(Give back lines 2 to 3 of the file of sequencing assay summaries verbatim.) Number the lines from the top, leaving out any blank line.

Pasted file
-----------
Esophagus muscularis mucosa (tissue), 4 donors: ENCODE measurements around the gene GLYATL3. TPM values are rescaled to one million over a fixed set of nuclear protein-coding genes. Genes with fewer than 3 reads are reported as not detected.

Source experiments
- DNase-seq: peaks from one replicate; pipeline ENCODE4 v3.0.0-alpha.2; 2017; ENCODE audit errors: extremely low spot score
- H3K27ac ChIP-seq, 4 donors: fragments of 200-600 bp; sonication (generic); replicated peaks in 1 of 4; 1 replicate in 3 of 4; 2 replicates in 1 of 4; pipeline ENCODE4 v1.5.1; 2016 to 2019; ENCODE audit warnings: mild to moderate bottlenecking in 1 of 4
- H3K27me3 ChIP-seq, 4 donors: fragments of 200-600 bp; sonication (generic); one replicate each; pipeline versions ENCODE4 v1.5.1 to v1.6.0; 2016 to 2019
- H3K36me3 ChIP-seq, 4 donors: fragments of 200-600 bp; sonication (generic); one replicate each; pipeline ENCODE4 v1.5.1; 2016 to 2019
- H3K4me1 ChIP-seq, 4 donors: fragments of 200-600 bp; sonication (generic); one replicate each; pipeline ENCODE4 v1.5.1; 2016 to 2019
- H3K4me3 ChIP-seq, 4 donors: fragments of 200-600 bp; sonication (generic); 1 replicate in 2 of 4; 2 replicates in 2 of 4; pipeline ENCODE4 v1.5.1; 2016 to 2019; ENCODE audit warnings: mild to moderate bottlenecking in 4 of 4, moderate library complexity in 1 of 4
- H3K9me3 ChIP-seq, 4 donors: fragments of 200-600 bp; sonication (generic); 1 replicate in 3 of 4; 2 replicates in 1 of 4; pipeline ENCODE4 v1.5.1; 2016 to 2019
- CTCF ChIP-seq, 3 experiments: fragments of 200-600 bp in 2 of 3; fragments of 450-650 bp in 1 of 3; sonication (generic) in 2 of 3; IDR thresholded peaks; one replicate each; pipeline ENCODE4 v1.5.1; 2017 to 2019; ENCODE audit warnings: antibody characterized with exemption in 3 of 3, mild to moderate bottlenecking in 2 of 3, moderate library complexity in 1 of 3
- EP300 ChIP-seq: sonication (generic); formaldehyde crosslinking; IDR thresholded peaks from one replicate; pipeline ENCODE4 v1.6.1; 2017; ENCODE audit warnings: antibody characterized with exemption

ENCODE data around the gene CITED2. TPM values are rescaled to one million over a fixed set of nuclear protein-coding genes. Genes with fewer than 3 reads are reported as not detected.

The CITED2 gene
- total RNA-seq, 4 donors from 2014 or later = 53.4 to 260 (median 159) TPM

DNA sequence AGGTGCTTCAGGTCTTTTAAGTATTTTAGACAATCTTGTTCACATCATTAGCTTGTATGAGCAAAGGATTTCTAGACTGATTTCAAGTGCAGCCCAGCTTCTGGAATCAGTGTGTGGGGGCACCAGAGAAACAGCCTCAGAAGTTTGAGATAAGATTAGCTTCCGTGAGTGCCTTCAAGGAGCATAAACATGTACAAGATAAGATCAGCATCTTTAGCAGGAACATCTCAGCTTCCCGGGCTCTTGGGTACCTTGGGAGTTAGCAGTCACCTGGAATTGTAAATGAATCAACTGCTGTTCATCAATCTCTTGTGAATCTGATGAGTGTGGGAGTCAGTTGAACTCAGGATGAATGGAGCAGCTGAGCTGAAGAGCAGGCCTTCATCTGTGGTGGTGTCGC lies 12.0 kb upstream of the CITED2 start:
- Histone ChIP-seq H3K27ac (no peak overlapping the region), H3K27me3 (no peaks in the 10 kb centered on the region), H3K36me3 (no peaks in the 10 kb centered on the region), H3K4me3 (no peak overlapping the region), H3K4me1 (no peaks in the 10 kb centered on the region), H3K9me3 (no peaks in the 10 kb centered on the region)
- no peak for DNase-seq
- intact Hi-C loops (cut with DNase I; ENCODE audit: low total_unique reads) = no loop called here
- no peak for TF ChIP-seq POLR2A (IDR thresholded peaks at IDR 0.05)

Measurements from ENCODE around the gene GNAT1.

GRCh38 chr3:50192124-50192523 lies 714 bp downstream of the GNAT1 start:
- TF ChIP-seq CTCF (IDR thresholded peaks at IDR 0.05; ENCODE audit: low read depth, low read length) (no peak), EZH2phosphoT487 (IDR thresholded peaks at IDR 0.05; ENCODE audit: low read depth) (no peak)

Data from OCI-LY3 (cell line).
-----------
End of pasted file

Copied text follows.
Source experiments
- DNase-seq: peaks from one replicate; pipeline ENCODE4 v3.0.0-alpha.2; 2017; ENCODE audit errors: extremely low spot score